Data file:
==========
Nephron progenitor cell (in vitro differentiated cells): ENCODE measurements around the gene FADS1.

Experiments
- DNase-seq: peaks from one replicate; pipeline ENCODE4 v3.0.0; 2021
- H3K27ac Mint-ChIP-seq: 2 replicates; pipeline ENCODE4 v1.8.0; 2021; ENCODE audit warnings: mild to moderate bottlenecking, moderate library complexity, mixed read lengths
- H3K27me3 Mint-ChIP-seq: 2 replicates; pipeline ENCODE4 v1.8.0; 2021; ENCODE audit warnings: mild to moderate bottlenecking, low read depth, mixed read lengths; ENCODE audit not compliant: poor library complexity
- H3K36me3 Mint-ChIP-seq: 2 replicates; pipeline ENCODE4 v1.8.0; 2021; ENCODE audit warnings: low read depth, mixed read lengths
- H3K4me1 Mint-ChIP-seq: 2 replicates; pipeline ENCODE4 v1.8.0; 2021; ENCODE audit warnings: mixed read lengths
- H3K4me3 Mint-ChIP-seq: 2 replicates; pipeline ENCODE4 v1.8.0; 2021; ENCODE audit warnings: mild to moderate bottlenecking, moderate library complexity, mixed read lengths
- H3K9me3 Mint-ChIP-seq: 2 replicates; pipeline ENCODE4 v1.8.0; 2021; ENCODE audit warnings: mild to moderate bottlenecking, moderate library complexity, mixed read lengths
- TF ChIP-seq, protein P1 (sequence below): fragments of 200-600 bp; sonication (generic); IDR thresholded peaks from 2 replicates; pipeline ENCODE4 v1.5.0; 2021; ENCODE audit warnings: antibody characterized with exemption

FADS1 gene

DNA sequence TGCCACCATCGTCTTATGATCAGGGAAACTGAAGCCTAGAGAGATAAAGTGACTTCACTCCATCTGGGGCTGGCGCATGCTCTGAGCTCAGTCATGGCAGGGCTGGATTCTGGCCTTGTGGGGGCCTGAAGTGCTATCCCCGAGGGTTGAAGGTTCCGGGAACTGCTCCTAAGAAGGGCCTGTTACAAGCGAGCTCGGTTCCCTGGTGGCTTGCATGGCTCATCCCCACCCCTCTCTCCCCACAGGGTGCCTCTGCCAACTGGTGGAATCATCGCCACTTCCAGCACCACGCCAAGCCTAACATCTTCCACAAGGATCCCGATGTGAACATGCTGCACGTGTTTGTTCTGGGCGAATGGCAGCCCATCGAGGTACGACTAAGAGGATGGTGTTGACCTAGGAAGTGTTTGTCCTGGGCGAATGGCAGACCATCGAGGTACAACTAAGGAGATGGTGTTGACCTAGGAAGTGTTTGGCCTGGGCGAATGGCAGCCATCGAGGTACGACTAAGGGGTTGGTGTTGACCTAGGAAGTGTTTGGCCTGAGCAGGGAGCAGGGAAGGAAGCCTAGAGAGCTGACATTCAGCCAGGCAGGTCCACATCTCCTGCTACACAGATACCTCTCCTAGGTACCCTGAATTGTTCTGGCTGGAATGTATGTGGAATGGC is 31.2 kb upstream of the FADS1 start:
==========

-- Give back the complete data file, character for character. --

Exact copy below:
Nephron progenitor cell (in vitro differentiated cells): ENCODE measurements around the gene FADS1.

Experiments
- DNase-seq: peaks from one replicate; pipeline ENCODE4 v3.0.0; 2021
- H3K27ac Mint-ChIP-seq: 2 replicates; pipeline ENCODE4 v1.8.0; 2021; ENCODE audit warnings: mild to moderate bottlenecking, moderate library complexity, mixed read lengths
- H3K27me3 Mint-ChIP-seq: 2 replicates; pipeline ENCODE4 v1.8.0; 2021; ENCODE audit warnings: mild to moderate bottlenecking, low read depth, mixed read lengths; ENCODE audit not compliant: poor library complexity
- H3K36me3 Mint-ChIP-seq: 2 replicates; pipeline ENCODE4 v1.8.0; 2021; ENCODE audit warnings: low read depth, mixed read lengths
- H3K4me1 Mint-ChIP-seq: 2 replicates; pipeline ENCODE4 v1.8.0; 2021; ENCODE audit warnings: mixed read lengths
- H3K4me3 Mint-ChIP-seq: 2 replicates; pipeline ENCODE4 v1.8.0; 2021; ENCODE audit warnings: mild to moderate bottlenecking, moderate library complexity, mixed read lengths
- H3K9me3 Mint-ChIP-seq: 2 replicates; pipeline ENCODE4 v1.8.0; 2021; ENCODE audit warnings: mild to moderate bottlenecking, moderate library complexity, mixed read lengths
- TF ChIP-seq, protein P1 (sequence below): fragments of 200-600 bp; sonication (generic); IDR thresholded peaks from 2 replicates; pipeline ENCODE4 v1.5.0; 2021; ENCODE audit warnings: antibody characterized with exemption

FADS1 gene

DNA sequence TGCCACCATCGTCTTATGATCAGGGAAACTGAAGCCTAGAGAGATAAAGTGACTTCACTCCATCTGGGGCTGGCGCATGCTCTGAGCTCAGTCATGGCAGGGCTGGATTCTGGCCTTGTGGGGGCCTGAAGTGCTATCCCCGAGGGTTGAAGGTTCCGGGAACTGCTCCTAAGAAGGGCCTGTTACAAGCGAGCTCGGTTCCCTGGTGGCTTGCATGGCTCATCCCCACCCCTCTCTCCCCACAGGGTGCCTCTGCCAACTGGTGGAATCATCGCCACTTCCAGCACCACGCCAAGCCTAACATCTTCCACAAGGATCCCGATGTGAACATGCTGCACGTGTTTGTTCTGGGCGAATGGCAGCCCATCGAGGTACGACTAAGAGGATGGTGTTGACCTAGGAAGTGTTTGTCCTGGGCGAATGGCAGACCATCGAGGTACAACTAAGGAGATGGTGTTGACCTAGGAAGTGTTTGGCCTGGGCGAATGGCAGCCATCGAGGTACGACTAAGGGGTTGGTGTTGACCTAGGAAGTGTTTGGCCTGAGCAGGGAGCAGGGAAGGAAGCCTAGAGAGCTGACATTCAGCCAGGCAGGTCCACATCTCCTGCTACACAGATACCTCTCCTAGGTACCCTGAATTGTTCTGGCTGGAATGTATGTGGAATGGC is 31.2 kb upstream of the FADS1 start: